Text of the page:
Haunted? Or just hacked? Smart TVs could be targeted by hackers

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Do you have a smart TV? It turns out hackers might have access to it, and they can make it do some pretty weird things. 

Imagine you're sitting at home and the TV starts acting strangely. Channels seem to change on their own. The volume increases dramatically. Maybe some inappropriate content pops up. 

This might be kind of scary if you don't know what's going on.  

If this happens to you, know that your electronics aren't haunted. It's likely the work of hackers. 

"Just in general, anything that's connected to the internet, doesn't matter what it is, is hackable," said Ken Colburn with Data Doctors. 

[RELATED: Are smart devices safe to use?]

A new investigation by Consumer Reports showed that it is possible for hackers to get into your smart TV and take control, even from hundreds of miles away. 

But should you be worried? Colburn says no. 

"This is a proof of concept; we haven't actually seen anybody exploiting this," he said.

Even if it did happen, the hackers couldn't do more than prank you. They won't be able to see you or get a hold of any of your personal information.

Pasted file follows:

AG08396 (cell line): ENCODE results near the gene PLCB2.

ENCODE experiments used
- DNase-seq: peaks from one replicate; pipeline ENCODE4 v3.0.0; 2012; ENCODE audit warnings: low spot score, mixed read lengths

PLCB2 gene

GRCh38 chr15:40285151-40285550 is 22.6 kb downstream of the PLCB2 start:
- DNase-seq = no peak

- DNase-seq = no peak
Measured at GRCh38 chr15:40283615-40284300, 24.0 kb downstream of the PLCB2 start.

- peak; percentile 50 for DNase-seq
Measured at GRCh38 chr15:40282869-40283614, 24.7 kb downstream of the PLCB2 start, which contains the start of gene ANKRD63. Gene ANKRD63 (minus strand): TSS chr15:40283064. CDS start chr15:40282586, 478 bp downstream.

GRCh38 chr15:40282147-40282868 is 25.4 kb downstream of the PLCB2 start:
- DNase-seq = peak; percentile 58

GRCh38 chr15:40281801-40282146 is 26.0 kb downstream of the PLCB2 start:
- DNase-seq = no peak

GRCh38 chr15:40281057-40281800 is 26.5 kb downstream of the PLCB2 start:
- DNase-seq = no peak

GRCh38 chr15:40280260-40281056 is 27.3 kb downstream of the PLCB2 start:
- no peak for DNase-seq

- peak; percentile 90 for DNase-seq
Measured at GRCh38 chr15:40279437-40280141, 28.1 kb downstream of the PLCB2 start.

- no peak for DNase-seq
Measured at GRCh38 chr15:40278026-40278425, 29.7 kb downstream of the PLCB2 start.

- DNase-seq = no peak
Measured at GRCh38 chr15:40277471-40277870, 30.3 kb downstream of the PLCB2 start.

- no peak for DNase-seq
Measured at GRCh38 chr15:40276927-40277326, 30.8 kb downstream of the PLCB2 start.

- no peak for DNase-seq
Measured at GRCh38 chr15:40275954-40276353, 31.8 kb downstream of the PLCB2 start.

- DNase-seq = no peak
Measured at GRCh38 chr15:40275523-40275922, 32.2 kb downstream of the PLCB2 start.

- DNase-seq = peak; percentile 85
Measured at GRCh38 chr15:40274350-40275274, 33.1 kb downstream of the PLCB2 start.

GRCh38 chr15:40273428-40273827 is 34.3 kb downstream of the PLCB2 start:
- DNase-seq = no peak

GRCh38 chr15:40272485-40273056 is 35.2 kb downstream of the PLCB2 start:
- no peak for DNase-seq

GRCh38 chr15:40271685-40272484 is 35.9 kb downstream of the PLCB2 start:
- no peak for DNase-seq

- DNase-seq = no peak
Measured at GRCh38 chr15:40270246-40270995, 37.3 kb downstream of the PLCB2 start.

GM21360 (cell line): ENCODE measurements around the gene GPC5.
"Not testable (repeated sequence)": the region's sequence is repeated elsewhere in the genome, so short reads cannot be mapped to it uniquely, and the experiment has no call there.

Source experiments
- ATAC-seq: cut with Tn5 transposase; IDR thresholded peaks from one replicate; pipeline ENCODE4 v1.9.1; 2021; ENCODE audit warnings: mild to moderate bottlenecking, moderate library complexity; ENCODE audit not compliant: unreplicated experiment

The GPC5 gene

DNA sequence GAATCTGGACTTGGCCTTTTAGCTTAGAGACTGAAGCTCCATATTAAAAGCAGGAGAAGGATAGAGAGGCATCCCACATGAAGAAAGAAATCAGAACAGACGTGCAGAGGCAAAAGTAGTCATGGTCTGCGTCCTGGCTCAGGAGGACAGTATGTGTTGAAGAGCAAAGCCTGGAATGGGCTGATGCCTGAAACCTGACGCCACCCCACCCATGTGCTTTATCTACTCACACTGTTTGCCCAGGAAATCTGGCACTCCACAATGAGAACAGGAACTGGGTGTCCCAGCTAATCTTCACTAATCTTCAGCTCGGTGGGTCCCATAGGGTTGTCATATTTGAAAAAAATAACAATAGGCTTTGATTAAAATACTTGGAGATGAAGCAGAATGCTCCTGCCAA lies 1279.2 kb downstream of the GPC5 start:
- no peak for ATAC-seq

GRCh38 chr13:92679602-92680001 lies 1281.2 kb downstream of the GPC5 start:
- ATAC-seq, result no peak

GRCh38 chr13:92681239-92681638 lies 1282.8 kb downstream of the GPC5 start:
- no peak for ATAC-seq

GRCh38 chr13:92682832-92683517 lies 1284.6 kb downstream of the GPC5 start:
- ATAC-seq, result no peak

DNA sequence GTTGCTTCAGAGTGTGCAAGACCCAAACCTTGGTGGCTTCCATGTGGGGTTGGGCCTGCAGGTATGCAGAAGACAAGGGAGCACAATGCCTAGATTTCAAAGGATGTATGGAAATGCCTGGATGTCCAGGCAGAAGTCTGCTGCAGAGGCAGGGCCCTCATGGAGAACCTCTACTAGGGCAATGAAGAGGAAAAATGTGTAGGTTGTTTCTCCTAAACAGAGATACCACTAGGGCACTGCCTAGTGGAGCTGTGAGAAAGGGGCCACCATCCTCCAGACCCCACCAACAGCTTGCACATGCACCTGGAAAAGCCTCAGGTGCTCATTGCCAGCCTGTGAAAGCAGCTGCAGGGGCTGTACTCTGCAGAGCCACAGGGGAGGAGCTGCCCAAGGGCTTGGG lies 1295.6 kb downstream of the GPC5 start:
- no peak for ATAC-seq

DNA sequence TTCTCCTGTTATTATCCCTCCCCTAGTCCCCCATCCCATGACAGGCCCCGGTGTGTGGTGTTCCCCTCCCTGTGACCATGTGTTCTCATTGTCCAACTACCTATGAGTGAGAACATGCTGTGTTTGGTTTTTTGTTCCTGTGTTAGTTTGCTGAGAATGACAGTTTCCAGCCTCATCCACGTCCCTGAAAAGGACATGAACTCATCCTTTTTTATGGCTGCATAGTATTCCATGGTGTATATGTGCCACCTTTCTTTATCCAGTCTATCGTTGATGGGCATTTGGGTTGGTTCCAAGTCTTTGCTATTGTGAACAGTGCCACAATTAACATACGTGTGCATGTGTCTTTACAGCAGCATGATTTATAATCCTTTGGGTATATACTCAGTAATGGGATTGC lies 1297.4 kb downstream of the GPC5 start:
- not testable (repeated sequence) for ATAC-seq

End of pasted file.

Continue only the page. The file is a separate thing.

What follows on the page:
[RELATED: Why you should stop using passwords!]

[MORE: Data Doctors]

"The reality is it's not really efficient and hackers are smart," Colburn said. "They're not going to waste their time on something like this."

But someone else, other than hackers, might be watching what you watch. 

A year ago, VIZIO was ordered to pay $2.2 million after the Federal Trade Commission says it collected viewing data without consumers' consent. That information, along with customers’ IP addresses, was then sold to advertisers.

[READ MORE: Own one of these smart TVs? FTC says they might be watching you]

In its settlement, VIZIO says it took no "sensitive information" like Social Security numbers, information about children, or precise locations. 

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Lauren ReimerLauren Reimer joined the 3TV/CBS 5 family in June 2016. She is originally from Racine, WI but is no stranger to our heat.

Click to learn more about Lauren.

Lauren Reimer

She previously worked for KVOA in Tucson, covering topics that matter to Arizonans including the monsoon, wildfires and border issues. During the child migrant crisis of 2014, Reimer was one of only a handful of journalists given access to the U.S. Customs and Border Protection detention facility in Nogales, where hundreds of unaccompanied children were being held after crossing into the U.S. from Central America. Before that, Reimer worked at WREX in Rockford, IL. Lauren is a graduate of the University of Wisconsin - Milwaukee and still visits home often. When not chasing news stories, Reimer loves to explore, enjoying everything from trying new adventurous foods to visiting state and national parks or local places of historical significance.

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